The following is the speech (English only) by Secretary for Information Technology and Broadcasting, Mr K C Kwong, at the launching ceremony of the Digital Library Initiative at the Chinese University of Hong Kong today (Friday):
Prof King, Prof Wactlar, Prof Lee, Prof Zhang, Ladies and Gentlemen,
I am honoured to be invited to speak at the launching ceremony for the Digital Library initiative. Today's event signifies an important achievement in the collaborative efforts within the academic community, and an important addition to our information infrastructure.
The most prominent feature of the information world is the rapid expansion of cyber space. This is evidenced by two telling statistics. First, Internet users world-wide have grown from 40 million in 1996 to 150 million in 1998. Second, Internet traffic is estimated to double every 100 days. And cyber space has its own characteristics quite distinct from the physical world.
For example, physical distance will have less of an effect on us in cyber space. This is becoming more true as telecommunications, especially broadband telecommunications, become more ubiquitous and less expensive. Nor is separation by time zones any real constraint in cyber space. As a result, we are seeing the world becoming more and more closely connected. This global connectedness has spurred both the exchange of information and the conduct of business electronically between different cultures, different geographies, and different economies. In order to fully exploit the new opportunities in cyber space, we need to develop new and innovative approaches to life and to business.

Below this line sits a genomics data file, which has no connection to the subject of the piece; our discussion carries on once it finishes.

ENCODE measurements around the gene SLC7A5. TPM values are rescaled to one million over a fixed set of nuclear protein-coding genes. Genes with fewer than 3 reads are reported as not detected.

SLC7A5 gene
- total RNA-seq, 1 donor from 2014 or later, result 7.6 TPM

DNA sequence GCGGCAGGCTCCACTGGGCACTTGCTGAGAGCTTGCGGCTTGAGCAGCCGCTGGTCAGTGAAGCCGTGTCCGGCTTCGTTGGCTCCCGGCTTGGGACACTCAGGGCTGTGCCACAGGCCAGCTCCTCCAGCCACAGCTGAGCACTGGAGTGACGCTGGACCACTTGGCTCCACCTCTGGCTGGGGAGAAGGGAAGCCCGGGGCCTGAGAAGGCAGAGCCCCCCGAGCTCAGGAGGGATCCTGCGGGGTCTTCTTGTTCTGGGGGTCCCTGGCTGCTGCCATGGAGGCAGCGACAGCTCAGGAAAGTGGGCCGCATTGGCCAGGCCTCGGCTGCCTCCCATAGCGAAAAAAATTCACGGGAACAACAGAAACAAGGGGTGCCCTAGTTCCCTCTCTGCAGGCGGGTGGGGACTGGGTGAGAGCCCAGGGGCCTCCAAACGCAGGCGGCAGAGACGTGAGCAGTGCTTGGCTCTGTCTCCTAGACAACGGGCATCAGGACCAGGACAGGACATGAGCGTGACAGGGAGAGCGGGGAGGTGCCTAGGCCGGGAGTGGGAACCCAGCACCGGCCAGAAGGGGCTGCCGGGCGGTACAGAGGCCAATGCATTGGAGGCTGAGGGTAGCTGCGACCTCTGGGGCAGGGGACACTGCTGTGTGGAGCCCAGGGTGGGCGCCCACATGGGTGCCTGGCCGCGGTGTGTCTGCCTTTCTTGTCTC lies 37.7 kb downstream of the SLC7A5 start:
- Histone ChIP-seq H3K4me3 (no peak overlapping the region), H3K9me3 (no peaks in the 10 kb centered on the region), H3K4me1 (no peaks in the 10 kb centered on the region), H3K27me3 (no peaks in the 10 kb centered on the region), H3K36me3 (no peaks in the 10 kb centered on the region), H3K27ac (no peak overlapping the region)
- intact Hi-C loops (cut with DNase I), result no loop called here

To cite just one example, while there is of course a lot of scope for the consumption of Internet services and content in Hong Kong, I think an even greater potential lies in the development and supply of those services and content from Hong Kong to the rest of the world. Given our bilingual capability, the freeflow of information in and through Hong Kong, the freedom of expression that we enjoy and our unique position as a Special Administrative Region of China, Hong Kong is particularly well placed to serve as the Internet content hub for the Asia Pacific region and as the digital intermediary for doing business with the Mainland of China.
One of the initiatives that we have undertaken in order to achieve that goal is the proposed development of the Cyberport which will be implemented through partnership between the Government and the Pacific Century Group. We plan to build in the Cyberport an ultra-modern intelligent building complex, equipped with state-of-the-art telecommunications and information backbones to meet the needs of leading multinational and local information technology and services companies. It will provide the infrastructure and a quality working and living environment for companies applying the latest information technology in the multimedia and content creation fields, e.g. film production, 3-D graphics and animation, as well as in the development of software applications and provision of information services.
Also, the Cyberport will provide a range of shared facilities for tenants, such as a media laboratory and a cyber library. There will be educational, entertainment and recreational facilities related to information technology and services for local visitors and tourists.